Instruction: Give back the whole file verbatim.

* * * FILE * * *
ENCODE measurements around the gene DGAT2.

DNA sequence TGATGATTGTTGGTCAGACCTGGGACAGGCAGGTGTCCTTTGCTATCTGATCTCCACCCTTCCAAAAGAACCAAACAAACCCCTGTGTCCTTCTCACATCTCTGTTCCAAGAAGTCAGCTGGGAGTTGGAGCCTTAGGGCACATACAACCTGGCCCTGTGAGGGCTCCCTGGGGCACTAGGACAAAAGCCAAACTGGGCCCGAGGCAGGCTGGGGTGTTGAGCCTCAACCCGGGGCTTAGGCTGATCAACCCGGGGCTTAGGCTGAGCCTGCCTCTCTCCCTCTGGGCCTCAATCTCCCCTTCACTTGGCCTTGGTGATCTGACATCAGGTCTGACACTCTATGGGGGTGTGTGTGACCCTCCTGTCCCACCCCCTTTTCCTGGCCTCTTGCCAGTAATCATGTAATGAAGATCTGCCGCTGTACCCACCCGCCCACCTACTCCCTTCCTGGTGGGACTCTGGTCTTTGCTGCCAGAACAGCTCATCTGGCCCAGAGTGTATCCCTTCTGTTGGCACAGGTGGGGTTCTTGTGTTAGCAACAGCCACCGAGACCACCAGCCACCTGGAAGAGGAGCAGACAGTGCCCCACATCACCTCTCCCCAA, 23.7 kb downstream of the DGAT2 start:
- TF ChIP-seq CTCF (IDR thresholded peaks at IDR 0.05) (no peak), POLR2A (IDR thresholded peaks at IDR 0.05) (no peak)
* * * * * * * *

ENCODE measurements around the gene DGAT2.

DNA sequence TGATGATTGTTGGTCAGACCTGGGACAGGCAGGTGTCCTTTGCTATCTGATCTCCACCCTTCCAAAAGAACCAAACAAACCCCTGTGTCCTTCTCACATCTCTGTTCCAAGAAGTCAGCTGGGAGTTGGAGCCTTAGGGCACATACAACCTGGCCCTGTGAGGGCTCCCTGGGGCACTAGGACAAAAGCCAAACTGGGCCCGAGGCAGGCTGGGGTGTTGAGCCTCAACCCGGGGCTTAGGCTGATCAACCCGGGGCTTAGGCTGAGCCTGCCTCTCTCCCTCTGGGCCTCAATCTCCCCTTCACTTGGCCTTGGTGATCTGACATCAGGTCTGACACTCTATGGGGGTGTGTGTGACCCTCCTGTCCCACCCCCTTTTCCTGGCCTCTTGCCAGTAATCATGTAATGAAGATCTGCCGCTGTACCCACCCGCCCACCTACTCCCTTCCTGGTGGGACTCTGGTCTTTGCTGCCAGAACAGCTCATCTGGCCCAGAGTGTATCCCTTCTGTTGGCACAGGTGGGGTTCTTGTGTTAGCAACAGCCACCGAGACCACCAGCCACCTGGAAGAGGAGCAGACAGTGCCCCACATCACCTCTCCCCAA, 23.7 kb downstream of the DGAT2 start:
- TF ChIP-seq CTCF (IDR thresholded peaks at IDR 0.05) (no peak), POLR2A (IDR thresholded peaks at IDR 0.05) (no peak)